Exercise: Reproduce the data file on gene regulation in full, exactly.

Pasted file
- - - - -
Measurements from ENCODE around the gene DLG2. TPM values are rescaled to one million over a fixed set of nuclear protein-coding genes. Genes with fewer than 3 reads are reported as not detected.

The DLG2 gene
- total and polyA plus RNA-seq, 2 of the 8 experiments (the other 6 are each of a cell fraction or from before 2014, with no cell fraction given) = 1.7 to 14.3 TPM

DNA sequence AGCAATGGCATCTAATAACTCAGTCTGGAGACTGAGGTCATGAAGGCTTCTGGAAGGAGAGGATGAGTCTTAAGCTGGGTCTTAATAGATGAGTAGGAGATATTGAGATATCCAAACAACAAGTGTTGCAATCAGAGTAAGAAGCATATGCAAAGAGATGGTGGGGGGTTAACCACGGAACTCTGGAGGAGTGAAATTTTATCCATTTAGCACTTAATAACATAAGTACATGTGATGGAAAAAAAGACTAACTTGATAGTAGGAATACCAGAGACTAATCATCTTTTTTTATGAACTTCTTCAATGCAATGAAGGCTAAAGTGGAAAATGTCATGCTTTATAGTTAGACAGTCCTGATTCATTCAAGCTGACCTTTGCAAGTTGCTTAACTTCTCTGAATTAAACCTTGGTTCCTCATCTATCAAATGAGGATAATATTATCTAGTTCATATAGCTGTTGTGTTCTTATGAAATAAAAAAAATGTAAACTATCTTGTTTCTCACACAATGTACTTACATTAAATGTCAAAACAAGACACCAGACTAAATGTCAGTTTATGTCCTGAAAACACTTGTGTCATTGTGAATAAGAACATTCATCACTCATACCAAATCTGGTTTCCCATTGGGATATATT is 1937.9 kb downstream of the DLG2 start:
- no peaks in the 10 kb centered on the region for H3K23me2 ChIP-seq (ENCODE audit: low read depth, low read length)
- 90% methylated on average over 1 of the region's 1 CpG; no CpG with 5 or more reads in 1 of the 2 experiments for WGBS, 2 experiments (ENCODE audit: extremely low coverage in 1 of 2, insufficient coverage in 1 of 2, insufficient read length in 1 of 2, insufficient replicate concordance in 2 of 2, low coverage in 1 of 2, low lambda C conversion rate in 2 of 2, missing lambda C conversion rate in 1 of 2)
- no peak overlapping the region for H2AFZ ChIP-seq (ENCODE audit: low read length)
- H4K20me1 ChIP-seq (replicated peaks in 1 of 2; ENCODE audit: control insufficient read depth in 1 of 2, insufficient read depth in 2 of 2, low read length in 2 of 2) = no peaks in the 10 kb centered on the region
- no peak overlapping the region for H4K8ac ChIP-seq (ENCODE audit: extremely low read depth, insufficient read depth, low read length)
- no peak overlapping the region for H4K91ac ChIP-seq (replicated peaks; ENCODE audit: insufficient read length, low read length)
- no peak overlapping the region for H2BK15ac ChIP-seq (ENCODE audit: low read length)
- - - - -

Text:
Measurements from ENCODE around the gene DLG2. TPM values are rescaled to one million over a fixed set of nuclear protein-coding genes. Genes with fewer than 3 reads are reported as not detected.

The DLG2 gene
- total and polyA plus RNA-seq, 2 of the 8 experiments (the other 6 are each of a cell fraction or from before 2014, with no cell fraction given) = 1.7 to 14.3 TPM

DNA sequence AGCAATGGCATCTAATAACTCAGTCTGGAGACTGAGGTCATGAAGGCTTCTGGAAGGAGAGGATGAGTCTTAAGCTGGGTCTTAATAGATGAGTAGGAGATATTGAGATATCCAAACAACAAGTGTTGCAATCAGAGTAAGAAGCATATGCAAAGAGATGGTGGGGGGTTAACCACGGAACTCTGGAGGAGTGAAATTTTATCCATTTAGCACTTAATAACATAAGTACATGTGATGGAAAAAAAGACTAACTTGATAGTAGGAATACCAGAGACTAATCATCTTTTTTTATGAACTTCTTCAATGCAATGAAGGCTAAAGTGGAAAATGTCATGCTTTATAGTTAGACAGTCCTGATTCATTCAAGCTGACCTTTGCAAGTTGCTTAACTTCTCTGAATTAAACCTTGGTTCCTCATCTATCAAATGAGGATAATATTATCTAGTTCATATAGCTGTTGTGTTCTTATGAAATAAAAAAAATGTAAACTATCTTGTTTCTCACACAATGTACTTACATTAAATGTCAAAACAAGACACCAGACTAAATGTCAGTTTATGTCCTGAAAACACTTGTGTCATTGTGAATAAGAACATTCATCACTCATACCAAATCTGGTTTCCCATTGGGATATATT is 1937.9 kb downstream of the DLG2 start:
- no peaks in the 10 kb centered on the region for H3K23me2 ChIP-seq (ENCODE audit: low read depth, low read length)
- 90% methylated on average over 1 of the region's 1 CpG; no CpG with 5 or more reads in 1 of the 2 experiments for WGBS, 2 experiments (ENCODE audit: extremely low coverage in 1 of 2, insufficient coverage in 1 of 2, insufficient read length in 1 of 2, insufficient replicate concordance in 2 of 2, low coverage in 1 of 2, low lambda C conversion rate in 2 of 2, missing lambda C conversion rate in 1 of 2)
- no peak overlapping the region for H2AFZ ChIP-seq (ENCODE audit: low read length)
- H4K20me1 ChIP-seq (replicated peaks in 1 of 2; ENCODE audit: control insufficient read depth in 1 of 2, insufficient read depth in 2 of 2, low read length in 2 of 2) = no peaks in the 10 kb centered on the region
- no peak overlapping the region for H4K8ac ChIP-seq (ENCODE audit: extremely low read depth, insufficient read depth, low read length)
- no peak overlapping the region for H4K91ac ChIP-seq (replicated peaks; ENCODE audit: insufficient read length, low read length)
- no peak overlapping the region for H2BK15ac ChIP-seq (ENCODE audit: low read length)